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Corrosive Water and Deep Ocean Currents

Published on: 12th October, 2016 | Marine Science
Photo credit: ‘Life is a wonder’ CC-BY-2.0
Current increases in anthropogenic carbon dioxide emissions and related ocean acidification trends have parallels in an event 55 million years ago.

The Paleocene Eocene Thermal Maximum (PETM) was a period when the earth warmed by 5°C due to a rapid increase in the levels of atmospheric carbon dioxide. This led to ocean acidification, as the oceans absorbed some of the increase in carbon dioxide (CO2) from the air.

A recently solved riddle was why ocean acidification during this period was greater in the Atlantic than other oceans around the world. Research published last year in Nature Geoscience revealed that the shape of the ocean basin and nature of ocean currents in the Atlantic was key.

These findings highlight the complexities of ocean and atmospheric systems, and provide valuable insights for scientist grappling with the current ocean acidification challenge.

How did they discover something from 55 million years ago? A computer model was developed which simulated the ocean basins and currents at that time. Sediment cores have reveal that the bottom layers of water in the Atlantic were particularly acidic and corrosive. When the model was programmed to take into account the rapid atmospheric temperature increase of 5°C during the PETM, a funny thing happened.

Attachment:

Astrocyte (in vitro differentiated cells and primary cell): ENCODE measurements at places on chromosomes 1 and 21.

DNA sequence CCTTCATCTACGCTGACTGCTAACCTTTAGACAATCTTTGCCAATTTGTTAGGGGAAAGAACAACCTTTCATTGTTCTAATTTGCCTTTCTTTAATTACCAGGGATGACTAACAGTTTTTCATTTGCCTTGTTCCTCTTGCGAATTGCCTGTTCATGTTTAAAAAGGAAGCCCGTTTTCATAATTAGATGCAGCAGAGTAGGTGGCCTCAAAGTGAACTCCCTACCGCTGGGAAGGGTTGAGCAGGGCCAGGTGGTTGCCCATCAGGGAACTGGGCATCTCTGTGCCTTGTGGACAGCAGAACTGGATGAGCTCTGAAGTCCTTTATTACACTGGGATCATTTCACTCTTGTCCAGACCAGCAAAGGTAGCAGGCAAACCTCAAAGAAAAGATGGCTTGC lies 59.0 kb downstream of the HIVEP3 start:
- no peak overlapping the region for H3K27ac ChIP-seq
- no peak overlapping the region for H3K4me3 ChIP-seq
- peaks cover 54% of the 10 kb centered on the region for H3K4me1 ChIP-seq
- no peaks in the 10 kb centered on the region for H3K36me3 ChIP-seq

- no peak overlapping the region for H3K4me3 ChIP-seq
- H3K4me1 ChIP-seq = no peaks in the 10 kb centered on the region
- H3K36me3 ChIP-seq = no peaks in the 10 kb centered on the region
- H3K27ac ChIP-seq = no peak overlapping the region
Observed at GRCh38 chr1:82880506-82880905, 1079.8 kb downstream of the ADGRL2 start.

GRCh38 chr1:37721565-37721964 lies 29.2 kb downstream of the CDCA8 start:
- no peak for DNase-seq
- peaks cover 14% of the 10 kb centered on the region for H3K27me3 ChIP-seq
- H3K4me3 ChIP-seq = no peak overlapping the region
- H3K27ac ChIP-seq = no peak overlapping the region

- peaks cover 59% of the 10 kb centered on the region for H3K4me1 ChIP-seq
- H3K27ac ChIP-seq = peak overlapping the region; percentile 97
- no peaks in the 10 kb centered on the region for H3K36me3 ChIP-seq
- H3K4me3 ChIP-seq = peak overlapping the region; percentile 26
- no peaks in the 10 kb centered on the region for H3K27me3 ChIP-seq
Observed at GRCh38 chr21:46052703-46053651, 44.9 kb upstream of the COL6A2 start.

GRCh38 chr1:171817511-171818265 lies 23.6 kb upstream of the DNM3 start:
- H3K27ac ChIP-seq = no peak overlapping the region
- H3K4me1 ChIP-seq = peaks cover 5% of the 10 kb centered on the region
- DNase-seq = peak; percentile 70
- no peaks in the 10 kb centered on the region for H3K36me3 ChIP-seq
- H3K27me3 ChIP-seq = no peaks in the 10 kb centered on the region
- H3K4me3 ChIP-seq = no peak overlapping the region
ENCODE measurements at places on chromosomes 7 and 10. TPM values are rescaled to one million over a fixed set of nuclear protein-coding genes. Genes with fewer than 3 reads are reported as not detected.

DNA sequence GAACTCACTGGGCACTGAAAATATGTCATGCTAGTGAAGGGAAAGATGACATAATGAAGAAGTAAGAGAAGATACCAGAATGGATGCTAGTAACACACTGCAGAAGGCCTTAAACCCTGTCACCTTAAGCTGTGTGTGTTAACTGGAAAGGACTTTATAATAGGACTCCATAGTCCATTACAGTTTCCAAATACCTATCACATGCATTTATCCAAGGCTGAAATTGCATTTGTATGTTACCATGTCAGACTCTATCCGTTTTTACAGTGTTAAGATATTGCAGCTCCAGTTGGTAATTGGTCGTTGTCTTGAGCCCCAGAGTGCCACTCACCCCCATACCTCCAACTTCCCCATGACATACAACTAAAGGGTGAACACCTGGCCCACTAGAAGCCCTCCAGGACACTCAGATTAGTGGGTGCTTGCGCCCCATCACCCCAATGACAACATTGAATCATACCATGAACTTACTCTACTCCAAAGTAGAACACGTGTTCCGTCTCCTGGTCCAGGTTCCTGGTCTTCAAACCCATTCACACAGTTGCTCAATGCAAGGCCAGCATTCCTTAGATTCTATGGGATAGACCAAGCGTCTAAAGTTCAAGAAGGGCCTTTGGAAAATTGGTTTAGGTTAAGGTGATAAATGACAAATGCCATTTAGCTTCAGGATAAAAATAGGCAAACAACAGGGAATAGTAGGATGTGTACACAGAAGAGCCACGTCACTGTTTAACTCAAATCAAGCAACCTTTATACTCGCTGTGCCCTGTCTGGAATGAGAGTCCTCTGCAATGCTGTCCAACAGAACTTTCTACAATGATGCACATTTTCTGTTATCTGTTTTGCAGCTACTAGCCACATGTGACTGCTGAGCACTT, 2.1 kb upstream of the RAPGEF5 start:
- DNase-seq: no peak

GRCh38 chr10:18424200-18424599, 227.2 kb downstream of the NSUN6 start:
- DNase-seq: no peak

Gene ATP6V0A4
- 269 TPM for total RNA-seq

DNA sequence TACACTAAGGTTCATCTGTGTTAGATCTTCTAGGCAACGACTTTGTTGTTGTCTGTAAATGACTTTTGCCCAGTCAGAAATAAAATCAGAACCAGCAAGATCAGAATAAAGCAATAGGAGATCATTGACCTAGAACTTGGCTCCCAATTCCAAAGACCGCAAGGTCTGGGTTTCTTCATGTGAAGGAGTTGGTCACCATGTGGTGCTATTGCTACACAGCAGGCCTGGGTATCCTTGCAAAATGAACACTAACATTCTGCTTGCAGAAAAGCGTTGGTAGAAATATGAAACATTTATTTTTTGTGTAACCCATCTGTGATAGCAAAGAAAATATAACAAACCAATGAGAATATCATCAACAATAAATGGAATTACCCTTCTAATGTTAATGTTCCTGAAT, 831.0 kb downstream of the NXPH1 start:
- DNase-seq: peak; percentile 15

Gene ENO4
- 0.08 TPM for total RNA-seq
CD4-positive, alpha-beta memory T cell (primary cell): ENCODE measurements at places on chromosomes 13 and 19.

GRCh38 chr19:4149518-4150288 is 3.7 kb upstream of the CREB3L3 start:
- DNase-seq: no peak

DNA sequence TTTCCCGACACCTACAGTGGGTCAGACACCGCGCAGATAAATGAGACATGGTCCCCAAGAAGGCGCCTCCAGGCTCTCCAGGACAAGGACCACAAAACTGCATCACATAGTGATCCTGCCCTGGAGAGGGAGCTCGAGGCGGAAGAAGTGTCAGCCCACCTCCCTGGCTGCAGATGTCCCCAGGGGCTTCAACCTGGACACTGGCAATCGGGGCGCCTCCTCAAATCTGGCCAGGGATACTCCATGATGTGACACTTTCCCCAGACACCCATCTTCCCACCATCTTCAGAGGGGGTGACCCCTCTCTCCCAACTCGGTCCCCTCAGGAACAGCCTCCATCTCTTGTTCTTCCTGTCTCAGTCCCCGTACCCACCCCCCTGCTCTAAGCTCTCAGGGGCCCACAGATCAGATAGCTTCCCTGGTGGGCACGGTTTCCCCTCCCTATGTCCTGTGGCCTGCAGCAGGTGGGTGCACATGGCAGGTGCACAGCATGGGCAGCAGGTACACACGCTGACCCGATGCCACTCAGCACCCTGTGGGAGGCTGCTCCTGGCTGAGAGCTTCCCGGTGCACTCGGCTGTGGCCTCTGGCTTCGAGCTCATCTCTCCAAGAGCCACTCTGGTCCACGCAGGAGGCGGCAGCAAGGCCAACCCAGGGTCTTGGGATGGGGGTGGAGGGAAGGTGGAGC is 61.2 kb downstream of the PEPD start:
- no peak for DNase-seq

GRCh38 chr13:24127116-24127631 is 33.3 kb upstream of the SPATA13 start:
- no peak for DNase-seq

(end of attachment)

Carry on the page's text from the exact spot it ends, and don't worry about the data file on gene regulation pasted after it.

The corrosive water warmed and started circulating upwards, flowing towards the surface and then southwards towards the South Atlantic, and eventually the Pacific, creating an enormous, corrosive deep water current. By corrosive I mean creatures which sought protection from a calcium carbonate skeleton (like coral) or shell (many molluscs), didn’t stand a chance.

While this prehistoric event shares parallels with todays oceans under climate change, there is one big difference. The PETM event occurred when increases in atmospheric carbon dioxide were one tenth of the current rate of emissions. The changes back then took thousands of years to unfold and caused one of the largest mass extinction events in the deep ocean. Indicators suggest we are facing more rapid and more devastating changes, making research like this vital to understanding and managing the future of our oceans.

The original article ‘Solution to corrosive ocean mystery reveals future climate’ by Alvin Stone for the AMSA Bulletin is available here: https://www.amsa.asn.au/sites/default/files/%23196_3_AMSA_Bulletin.pdf


Emma McIntosh

TDI Adv. Nitrox & Deco. Procedures. IANTD Cavern Certified. PhD Candidate in Ecology